Goodwill eroded by public pay sacrifices

July 31, 1998

It will take some time to assess the impact of government spending plans for universities. Is it all smoke and mirrors or a push towards real change?

Universities are not thought to be a priority compared with nurseries or further education - that is clear. In a recent ministerial speech, taxpayers' spending on individual university towns was emphasised and a clear quid pro quo expected in terms of support for the local community and responding to the "real" needs of society.

The underlying current of the speech was that universities had to prove themselves and to justify what the minister regarded as the enormous investment being made in higher education.

Couple that with the government's priorities on lifelong learning, and it points to reform within existing spending limits rather than an injection of new cash. No one can disagree that barriers to lifelong learning for under-represented groups should be removed. It is no coincidence that the groups that have been let down by the education system also appear in the bottom 10 per cent of the earnings league - the young, the unskilled, the part-time workers.

It is unlikely that higher education will be their first point of call, however. Not unless universities turn themselves inside-out, as proposed by the national council of the Training and Enterprise Council. It proposes customised learning programmes and franchise degrees in local communities as well as breaking down institutional ivory towers. If that is where the Brownie points are to be earned in future, it will change staff conditions, and, ultimately, pay, toward a further education model.

How will that affect the proposal for a pay review body for university staff? It is ironic that after years of campaigning for such a body, the established pay-review bodies are being transformed back into virtual negotiating bodies accountable to individual government spending departments.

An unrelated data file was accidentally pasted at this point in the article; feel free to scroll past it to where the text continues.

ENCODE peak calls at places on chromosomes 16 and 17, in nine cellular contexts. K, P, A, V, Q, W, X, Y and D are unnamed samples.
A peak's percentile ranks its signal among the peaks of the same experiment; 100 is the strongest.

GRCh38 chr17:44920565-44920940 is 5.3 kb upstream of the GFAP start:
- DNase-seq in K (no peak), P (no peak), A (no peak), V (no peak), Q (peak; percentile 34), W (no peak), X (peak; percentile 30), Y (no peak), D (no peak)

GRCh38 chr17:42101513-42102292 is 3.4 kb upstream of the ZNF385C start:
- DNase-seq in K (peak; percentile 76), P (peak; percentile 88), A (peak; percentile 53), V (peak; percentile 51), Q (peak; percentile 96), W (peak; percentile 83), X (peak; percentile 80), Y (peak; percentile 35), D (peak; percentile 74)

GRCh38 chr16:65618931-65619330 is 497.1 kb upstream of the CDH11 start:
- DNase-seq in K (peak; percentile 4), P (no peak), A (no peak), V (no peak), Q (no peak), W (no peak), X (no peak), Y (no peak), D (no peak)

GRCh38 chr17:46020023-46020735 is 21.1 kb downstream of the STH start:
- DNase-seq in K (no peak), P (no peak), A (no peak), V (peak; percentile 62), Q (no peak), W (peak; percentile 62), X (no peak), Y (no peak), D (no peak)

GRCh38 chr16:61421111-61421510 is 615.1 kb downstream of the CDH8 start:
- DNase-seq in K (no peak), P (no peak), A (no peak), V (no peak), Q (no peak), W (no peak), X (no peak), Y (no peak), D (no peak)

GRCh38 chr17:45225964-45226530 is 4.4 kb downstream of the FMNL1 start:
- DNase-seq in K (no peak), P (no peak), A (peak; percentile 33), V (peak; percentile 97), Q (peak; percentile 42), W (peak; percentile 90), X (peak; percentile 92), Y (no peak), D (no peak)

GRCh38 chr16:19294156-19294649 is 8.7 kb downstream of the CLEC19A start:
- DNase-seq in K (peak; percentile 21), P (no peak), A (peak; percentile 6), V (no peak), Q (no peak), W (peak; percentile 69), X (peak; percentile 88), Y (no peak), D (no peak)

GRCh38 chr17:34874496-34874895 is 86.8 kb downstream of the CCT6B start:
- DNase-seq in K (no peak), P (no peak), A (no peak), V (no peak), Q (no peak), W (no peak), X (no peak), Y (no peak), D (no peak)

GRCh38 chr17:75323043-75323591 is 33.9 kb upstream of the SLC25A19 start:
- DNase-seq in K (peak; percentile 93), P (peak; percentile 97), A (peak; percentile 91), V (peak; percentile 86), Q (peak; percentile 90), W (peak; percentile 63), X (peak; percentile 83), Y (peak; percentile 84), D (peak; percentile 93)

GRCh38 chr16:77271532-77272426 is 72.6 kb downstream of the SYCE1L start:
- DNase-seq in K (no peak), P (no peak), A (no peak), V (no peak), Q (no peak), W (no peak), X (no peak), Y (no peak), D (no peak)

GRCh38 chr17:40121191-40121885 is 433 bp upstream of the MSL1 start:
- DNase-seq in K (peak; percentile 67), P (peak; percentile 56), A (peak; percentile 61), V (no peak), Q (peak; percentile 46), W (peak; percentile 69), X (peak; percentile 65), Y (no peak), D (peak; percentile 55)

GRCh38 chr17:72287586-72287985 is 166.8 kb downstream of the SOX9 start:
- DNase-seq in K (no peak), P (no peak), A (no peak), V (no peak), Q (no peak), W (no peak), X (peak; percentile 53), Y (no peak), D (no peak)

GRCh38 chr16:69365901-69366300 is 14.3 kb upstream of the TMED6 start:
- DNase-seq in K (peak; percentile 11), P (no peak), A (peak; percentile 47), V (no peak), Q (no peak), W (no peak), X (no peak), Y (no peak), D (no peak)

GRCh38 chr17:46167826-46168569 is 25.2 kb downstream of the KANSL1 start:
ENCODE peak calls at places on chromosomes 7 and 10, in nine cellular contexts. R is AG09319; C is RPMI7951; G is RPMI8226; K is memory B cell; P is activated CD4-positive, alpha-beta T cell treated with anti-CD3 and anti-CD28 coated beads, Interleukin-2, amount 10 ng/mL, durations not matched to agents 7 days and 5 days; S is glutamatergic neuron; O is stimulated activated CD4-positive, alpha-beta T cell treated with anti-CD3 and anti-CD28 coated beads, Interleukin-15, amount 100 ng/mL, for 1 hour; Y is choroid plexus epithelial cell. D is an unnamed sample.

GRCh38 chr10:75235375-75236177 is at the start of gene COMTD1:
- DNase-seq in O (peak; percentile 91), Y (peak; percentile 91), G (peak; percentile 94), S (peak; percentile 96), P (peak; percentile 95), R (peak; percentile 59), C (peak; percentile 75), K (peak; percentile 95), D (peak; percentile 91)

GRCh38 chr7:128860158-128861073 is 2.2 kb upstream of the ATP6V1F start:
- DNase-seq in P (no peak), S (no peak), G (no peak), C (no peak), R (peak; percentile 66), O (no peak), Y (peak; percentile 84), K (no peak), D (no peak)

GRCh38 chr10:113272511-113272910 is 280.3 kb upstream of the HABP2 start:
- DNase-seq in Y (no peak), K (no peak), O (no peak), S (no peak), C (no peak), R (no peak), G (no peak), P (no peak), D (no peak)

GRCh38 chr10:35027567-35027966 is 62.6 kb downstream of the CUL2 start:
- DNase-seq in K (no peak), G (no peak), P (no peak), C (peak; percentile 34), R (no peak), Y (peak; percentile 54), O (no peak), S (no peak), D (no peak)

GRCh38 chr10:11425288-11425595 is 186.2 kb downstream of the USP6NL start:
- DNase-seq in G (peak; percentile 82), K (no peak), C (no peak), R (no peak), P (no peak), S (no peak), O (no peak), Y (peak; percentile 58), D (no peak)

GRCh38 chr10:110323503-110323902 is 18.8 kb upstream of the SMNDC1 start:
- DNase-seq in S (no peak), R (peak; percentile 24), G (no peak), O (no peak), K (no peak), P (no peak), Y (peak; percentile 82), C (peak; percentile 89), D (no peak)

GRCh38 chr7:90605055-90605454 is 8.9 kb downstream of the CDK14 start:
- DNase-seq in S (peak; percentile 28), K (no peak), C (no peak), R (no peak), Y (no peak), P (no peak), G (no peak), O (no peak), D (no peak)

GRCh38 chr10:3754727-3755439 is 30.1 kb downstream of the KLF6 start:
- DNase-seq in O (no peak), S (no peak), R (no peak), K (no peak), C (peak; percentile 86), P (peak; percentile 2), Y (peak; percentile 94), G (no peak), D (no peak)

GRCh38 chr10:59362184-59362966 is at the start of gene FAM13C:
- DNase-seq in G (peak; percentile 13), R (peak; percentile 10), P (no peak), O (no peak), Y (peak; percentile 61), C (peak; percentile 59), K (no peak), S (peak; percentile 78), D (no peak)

From the trade union point of view, the strength of a pay-review body lay in its independence from government (a bit undermined by recent decisions to stage recommended awards). Skills and professionalism were supposed to be rewarded by objective assessment rather than by the hurly-burly of collective bargaining.

The new-look pay-review bodies will have as their watchwords "affordability" and the government's 2.5 per cent inflation target. It is hard to see how a university pay-review body will be any different, or how it will improve things, if settlements continue to be below the rate of inflation, staged or both.

Although any real increase in education spending should be welcomed, even if universities are not on the priority list, it is difficult to escape from the thought that, as public-service workers, we are being asked to pay for the governments' priorities by sacrificing pay and conditions. While pay rises in the private sector and boardroom bonuses put pressure on the inflation rate, according to the Bank of England, public-sector increases are settling into pre-Clegg levels.

There is mounting anger at the unfairness of it all and few reassurances from government. Apart from exhorting the private sector and the City to behave responsibly, the government has no control over those areas. At the same time, the grip on public-service spending is vice-like.

One wonders how long it will take for hope to turn to cynicism. Fund-raising and marketing skills will not be sufficient to keep a university alive. There is still enormous goodwill in the education world for the Labour government but magician Gordon Brown cannot just conjure up more smoke and mirrors and expect us to applaud him.

Rita Donaghy is permanent secretary of the Institute of Education students' union, and a member of the national executive of Unison, the TUC general council, and the European TUC Executive.

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